Elders of Tugbaken and Parken

Their final gift was an African name for me.  My friend Daniel’s African name is Karpeh.  So, my African name, similar to my African brother’s, is Karpehyee.  Its translation is “peacemaker”.  I thought that was especially appropriate since I met Daniel when I was a Peace Corps volunteer.  I suggested I should add an African middle name, Nyepluh.  Everyone laughed when they heard a white man say the Grebo word for “white man”.  But, since it was what many people called me that anyway, I thought it might as well be official.

Three kola nut ceremonies, three roosters and an African suit.  All welcoming should be done.  It just wasn’t the case.  Daniel said I needed to go to the neighboring village of Parken for my fourth kola nut ceremony.  It didn’t matter that I just had a joint Tugbaken/Parken welcoming for kola nut ceremony three.  There were more people in Parken awaiting a visit from the white man.  And, at every ceremony, they mentioned how surprising it was that a white man would be such a good friend with a Liberian.  It just didn’t happen.

Kola nut ceremony number four was in the home of the local chief.  It had more women singing, percussion instruments and some fun dance moves.  Fortunately, none of them involved me.  The village elders showed up wearing lappa skirts, dress coats and a variety of hats, all inspired by the style sense of one of Liberia’s early presidents.  At the end of the ceremony, each time, I told the people in Grebo that I accepted their welcome.  Of course, I don’t remember any of those African words whispered to me.

A musical welcome to the home of Daniel and Teresa
After the ceremony, I visited a local school.  We were trapped there for a while during a rainstorm.  When we were finally free to go, it was suggested that we go back to the chief’s home in Parken.  I didn’t realize that it was for kola nut ceremony number five.  That’s right – five, count ‘em, five kola nut ceremonies.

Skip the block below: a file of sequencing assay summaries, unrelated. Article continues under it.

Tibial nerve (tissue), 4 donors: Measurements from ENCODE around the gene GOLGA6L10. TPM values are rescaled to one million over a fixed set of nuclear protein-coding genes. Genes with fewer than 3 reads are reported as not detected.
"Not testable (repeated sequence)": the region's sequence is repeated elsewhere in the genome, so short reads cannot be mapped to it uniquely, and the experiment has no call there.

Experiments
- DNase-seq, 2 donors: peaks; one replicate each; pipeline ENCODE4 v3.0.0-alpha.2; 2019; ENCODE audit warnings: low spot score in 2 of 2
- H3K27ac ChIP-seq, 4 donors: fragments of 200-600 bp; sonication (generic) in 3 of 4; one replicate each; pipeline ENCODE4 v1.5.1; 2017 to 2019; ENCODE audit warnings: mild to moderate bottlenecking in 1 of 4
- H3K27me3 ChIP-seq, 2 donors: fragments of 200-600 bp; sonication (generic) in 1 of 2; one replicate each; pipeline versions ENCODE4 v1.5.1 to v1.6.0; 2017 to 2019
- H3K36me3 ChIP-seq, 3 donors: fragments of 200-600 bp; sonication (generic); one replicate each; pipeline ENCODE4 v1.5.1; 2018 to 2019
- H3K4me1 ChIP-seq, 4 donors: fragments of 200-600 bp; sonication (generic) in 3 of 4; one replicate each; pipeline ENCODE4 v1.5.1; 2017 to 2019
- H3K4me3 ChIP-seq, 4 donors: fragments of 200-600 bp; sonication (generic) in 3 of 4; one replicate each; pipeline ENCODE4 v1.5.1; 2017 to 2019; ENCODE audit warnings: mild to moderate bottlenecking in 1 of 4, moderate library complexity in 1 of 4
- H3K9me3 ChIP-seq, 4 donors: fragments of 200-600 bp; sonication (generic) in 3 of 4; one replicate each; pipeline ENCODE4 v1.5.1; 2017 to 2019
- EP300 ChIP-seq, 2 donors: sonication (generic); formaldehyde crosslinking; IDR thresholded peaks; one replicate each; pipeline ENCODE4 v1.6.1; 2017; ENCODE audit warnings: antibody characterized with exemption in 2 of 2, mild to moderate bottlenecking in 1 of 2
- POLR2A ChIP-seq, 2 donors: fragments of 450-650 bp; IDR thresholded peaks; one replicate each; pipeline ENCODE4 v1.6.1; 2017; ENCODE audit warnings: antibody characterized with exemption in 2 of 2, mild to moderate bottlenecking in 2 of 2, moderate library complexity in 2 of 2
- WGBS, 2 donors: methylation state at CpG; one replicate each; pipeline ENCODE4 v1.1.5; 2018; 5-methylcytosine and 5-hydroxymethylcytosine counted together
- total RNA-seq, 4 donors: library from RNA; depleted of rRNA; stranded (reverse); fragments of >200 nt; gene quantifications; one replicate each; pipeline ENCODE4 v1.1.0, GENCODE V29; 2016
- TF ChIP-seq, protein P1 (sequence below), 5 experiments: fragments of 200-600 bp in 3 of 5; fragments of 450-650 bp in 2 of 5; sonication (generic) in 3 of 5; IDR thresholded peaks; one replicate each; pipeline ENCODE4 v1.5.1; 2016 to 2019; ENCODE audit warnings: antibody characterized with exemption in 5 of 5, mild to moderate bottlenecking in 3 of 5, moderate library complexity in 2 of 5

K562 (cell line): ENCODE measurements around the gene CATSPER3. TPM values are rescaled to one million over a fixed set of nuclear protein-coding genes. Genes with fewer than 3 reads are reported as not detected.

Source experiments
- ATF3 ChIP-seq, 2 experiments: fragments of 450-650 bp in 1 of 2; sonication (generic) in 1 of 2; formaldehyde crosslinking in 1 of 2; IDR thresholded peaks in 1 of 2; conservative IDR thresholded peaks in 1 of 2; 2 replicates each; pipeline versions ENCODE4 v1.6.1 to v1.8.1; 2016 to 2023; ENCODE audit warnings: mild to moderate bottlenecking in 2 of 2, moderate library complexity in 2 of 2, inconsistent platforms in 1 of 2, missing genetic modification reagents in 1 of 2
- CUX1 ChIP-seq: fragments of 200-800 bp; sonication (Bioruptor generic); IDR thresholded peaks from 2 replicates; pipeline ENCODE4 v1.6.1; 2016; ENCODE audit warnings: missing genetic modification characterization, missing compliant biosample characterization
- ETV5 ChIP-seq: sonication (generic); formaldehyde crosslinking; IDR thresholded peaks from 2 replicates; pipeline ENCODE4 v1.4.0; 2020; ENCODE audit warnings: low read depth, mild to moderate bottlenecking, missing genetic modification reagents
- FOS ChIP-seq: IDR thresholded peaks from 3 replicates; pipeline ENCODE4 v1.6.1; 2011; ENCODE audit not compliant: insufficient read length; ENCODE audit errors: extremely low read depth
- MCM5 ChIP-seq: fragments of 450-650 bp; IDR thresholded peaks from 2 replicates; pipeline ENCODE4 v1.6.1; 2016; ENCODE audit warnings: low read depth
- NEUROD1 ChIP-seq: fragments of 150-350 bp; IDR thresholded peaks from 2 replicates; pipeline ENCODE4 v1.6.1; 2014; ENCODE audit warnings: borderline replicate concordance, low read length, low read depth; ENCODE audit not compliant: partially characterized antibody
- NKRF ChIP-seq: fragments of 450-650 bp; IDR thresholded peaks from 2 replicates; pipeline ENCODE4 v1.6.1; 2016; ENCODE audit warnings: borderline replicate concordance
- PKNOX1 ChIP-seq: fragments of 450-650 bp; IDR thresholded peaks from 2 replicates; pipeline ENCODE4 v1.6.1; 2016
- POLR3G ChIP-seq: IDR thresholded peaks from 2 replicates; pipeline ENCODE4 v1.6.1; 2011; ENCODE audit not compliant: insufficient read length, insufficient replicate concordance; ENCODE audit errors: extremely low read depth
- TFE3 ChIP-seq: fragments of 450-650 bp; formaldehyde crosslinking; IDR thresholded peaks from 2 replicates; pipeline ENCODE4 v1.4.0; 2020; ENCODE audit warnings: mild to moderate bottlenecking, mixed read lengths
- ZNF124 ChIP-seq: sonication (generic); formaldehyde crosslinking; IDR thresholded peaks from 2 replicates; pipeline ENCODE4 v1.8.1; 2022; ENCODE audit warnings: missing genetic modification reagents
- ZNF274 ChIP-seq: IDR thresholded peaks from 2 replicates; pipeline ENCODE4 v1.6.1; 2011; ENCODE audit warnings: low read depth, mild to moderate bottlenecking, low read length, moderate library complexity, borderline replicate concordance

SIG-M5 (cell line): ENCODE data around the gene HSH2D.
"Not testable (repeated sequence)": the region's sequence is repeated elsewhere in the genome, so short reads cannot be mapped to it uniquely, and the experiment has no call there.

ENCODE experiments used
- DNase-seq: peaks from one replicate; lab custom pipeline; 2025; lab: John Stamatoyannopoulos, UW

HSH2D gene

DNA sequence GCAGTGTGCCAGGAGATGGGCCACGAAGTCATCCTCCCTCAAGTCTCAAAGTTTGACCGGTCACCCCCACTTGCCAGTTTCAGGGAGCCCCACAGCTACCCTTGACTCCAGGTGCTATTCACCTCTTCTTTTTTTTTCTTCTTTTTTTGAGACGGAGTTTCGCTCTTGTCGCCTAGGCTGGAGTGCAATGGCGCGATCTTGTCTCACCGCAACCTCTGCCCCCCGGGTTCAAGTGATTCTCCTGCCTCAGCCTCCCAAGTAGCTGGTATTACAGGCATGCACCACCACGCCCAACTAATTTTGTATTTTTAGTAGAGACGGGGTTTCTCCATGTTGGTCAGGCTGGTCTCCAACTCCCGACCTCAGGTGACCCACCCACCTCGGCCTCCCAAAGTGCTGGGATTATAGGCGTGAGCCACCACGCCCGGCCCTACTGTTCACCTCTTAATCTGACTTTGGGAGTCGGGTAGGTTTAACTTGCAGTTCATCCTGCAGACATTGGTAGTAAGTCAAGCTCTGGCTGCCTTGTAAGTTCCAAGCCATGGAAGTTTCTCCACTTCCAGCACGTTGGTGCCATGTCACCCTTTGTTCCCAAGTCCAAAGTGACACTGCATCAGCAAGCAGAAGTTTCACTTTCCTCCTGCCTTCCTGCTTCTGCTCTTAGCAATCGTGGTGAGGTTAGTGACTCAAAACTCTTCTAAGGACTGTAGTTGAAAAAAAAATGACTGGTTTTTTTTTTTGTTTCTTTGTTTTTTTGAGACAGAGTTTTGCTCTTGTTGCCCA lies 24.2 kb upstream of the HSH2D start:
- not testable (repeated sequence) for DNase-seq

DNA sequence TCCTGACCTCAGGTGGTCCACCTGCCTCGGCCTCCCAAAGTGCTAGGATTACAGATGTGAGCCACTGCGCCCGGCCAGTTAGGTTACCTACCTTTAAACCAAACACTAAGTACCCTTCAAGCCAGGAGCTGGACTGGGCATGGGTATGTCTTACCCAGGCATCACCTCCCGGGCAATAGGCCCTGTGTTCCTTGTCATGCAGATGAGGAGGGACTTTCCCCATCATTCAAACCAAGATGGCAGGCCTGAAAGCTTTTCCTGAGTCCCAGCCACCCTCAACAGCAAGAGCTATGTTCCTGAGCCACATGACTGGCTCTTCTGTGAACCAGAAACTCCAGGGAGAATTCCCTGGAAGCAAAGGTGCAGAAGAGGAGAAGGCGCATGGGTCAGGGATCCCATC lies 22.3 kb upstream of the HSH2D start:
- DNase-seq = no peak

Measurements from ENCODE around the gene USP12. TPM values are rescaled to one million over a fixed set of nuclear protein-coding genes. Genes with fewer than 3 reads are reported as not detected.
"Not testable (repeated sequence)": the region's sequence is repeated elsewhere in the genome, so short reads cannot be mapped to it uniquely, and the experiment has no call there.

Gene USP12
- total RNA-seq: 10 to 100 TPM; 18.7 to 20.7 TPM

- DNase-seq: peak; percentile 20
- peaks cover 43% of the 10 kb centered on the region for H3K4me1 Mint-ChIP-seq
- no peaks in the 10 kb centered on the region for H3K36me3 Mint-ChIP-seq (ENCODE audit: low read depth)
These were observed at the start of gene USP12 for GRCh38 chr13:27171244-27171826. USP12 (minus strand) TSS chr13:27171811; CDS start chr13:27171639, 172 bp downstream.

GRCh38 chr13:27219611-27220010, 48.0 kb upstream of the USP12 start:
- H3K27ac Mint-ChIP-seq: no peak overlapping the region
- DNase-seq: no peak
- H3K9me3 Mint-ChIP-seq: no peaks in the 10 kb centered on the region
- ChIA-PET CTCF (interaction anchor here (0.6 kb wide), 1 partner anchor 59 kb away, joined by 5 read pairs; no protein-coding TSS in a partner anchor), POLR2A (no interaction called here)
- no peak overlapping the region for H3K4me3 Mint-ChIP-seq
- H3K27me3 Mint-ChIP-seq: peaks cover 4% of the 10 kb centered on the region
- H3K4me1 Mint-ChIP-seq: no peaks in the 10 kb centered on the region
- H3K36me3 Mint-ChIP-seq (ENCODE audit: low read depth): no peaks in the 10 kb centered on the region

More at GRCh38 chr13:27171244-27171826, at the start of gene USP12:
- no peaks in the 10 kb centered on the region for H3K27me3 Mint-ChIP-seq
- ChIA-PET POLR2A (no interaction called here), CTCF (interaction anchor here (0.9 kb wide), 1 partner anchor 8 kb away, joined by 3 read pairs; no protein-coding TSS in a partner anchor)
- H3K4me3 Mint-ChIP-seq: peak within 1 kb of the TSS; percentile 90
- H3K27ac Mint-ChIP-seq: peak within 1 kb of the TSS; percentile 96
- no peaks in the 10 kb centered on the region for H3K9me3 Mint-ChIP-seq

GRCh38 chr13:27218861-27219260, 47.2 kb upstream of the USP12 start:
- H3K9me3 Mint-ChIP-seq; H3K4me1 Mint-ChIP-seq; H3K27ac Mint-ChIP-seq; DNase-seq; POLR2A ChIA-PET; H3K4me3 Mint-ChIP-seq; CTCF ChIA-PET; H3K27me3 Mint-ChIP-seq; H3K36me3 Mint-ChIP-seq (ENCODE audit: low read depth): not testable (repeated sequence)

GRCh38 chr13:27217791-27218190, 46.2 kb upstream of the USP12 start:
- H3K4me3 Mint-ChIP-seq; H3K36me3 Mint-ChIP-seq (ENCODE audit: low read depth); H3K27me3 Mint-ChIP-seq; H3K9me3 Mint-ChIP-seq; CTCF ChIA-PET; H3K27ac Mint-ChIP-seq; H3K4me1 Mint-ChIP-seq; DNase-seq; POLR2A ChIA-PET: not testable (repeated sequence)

This occasion was hosted by the people of Yourwarken, a village about a half hour away.  They heard of my visit.  Everyone far and wide heard about my visit!  One chief walked two hours to meet me.  It appeared all the villagers wanted their chance to meet the white man in their midst.  There was kola nut, pepper, water, alcohol and my fourth chicken of the day.  I asked a couple of the chiefs who were especially kind to me if they ever heard of that.  Nobody had.  I can’t imagine ever being so welcomed again.

To end every ceremony, the tradition is to ask about the guest’s mission.  I explained about my murals with the U.S. Embassy and the hope to help stop stigmatization of Ebola survivors.  When that project was over, my next  mission was to find my long lost friend Daniel.  I knew I had one friend in the Deabo region.  I never expected that I would have so many new friends in such a short time.  Now, I had a new mission.  I wanted to return home to tell friends in America what it really means to welcome a visitor.  Nobody can welcome a person like the Grebo people.  The word needed to be spread.

Consider yourself informed.
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Copyright 2016 by Phillip Martin All rights reserved.